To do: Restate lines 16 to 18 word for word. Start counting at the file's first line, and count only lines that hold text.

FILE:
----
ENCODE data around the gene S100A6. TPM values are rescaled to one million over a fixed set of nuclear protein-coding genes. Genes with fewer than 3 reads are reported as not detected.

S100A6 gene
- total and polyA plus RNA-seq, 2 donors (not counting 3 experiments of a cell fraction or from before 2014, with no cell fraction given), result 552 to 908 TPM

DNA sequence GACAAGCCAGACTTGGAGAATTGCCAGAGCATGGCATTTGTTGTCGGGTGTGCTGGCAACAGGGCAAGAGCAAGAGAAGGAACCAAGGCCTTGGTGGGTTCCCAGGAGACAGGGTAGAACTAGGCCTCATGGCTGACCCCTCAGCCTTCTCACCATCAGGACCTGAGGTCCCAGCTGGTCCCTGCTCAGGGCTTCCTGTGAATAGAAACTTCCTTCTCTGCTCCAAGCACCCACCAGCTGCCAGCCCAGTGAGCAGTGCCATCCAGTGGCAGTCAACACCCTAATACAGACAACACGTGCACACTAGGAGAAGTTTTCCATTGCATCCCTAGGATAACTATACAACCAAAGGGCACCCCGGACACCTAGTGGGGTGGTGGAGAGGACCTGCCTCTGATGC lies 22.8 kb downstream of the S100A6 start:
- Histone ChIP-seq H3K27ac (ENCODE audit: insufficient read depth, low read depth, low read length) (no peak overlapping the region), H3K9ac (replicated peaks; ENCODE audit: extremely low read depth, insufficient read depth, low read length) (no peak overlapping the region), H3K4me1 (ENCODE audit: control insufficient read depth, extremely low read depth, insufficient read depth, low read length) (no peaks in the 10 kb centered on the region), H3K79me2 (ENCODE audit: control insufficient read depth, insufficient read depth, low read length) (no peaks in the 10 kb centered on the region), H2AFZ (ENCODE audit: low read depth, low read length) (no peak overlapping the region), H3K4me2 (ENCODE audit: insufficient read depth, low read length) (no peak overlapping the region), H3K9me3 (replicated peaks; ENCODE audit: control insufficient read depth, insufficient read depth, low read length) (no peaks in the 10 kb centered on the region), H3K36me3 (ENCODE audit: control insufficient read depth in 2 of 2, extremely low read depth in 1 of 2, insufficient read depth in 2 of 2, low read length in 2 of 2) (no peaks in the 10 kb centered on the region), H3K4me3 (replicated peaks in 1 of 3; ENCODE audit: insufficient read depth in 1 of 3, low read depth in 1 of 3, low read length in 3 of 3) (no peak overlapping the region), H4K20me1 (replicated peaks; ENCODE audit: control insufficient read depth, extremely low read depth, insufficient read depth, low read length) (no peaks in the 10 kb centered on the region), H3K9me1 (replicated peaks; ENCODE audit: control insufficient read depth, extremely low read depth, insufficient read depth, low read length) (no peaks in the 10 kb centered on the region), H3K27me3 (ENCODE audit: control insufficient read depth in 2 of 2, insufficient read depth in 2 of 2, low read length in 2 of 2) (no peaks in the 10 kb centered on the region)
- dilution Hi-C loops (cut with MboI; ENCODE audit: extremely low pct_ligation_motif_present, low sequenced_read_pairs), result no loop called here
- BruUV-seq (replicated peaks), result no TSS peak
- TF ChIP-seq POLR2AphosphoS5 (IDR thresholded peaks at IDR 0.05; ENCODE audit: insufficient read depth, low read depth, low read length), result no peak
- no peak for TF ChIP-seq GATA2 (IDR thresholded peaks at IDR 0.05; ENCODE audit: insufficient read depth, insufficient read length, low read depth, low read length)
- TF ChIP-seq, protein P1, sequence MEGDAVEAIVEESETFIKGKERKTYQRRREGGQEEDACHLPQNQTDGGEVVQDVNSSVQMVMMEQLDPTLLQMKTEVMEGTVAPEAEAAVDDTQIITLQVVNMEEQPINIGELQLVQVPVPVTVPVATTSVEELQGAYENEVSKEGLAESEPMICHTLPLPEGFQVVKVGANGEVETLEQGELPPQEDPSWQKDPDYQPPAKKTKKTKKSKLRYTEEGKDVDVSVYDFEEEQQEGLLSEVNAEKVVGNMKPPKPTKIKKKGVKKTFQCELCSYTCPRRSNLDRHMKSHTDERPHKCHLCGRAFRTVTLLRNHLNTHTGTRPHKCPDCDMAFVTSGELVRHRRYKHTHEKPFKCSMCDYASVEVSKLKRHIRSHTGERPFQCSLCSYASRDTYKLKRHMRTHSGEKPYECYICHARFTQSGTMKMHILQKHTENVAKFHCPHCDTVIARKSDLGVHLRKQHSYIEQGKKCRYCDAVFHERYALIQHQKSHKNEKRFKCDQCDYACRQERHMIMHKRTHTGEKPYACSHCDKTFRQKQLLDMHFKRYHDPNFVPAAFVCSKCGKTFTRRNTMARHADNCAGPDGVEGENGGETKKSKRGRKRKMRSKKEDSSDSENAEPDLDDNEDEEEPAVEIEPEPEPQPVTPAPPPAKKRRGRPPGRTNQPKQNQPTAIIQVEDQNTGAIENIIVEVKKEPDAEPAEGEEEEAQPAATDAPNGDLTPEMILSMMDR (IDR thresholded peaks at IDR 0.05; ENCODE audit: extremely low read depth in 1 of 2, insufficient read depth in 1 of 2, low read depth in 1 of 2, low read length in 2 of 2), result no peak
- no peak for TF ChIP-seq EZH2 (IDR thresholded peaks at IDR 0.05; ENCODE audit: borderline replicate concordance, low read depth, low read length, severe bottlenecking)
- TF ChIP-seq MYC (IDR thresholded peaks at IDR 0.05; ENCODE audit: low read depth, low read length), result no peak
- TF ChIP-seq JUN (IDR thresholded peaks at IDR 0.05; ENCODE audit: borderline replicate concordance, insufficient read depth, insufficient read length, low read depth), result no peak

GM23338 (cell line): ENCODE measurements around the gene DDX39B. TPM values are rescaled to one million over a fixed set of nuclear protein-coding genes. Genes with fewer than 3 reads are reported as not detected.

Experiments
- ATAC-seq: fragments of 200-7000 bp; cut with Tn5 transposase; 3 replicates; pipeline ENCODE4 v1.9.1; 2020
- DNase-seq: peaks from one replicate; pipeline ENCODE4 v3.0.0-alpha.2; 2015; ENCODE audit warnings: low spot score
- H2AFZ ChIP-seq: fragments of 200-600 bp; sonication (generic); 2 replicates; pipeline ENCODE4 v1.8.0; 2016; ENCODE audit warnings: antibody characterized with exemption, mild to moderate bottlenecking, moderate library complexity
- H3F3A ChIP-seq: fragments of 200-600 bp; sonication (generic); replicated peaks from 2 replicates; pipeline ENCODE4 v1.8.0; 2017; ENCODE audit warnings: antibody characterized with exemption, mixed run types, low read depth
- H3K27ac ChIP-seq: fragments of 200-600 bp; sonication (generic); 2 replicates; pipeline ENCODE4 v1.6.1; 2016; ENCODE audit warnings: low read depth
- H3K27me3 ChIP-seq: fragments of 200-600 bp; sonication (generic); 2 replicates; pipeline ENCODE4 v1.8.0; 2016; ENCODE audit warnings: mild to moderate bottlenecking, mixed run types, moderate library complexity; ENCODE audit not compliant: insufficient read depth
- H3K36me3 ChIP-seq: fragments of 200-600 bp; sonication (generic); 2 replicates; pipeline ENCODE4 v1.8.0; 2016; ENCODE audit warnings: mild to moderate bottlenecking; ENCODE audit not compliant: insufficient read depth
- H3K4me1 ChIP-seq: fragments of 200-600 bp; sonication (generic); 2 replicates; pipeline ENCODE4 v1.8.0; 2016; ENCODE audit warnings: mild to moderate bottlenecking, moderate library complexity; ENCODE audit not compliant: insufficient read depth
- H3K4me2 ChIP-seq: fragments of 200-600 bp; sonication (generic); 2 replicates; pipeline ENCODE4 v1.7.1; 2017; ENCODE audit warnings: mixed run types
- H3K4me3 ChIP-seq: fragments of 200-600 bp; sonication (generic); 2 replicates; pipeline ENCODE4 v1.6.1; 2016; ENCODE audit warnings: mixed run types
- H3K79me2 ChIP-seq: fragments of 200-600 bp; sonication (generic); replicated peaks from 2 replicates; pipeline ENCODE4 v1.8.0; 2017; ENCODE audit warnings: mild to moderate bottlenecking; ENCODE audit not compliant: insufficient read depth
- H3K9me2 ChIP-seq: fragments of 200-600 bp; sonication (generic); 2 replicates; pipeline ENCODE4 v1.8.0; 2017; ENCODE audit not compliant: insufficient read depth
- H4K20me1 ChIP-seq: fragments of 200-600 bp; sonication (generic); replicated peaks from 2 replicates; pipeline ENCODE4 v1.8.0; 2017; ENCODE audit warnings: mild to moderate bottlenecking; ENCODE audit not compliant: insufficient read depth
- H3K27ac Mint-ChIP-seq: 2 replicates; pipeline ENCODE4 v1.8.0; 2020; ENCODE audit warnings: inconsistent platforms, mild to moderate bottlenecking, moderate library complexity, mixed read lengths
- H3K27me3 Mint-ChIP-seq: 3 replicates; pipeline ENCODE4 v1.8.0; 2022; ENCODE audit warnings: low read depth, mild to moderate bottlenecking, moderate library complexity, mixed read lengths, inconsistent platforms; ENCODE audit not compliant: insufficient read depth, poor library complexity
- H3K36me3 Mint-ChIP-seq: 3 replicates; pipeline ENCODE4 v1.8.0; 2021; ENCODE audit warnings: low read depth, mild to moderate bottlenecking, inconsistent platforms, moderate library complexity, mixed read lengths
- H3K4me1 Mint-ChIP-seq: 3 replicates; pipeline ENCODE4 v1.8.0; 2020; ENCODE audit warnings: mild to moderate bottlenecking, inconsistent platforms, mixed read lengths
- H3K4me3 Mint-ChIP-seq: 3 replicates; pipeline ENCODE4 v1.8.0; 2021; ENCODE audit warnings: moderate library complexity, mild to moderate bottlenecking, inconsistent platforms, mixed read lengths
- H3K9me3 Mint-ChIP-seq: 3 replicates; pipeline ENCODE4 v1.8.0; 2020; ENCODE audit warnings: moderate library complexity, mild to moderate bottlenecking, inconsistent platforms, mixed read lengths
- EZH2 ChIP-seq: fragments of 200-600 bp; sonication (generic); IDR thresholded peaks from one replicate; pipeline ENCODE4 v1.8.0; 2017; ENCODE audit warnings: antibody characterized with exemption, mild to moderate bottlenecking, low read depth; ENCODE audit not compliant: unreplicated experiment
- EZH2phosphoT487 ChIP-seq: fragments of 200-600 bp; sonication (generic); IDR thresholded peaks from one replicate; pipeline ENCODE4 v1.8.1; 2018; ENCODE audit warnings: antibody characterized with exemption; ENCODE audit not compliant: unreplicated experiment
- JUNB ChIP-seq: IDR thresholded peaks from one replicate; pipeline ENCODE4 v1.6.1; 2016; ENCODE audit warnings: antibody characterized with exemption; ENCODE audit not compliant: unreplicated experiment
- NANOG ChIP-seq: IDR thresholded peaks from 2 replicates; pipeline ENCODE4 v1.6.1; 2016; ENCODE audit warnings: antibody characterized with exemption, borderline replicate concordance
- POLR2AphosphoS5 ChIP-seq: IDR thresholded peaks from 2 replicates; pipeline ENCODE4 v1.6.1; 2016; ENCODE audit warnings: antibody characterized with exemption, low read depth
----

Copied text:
- ATAC-seq: fragments of 200-7000 bp; cut with Tn5 transposase; 3 replicates; pipeline ENCODE4 v1.9.1; 2020
- DNase-seq: peaks from one replicate; pipeline ENCODE4 v3.0.0-alpha.2; 2015; ENCODE audit warnings: low spot score
- H2AFZ ChIP-seq: fragments of 200-600 bp; sonication (generic); 2 replicates; pipeline ENCODE4 v1.8.0; 2016; ENCODE audit warnings: antibody characterized with exemption, mild to moderate bottlenecking, moderate library complexity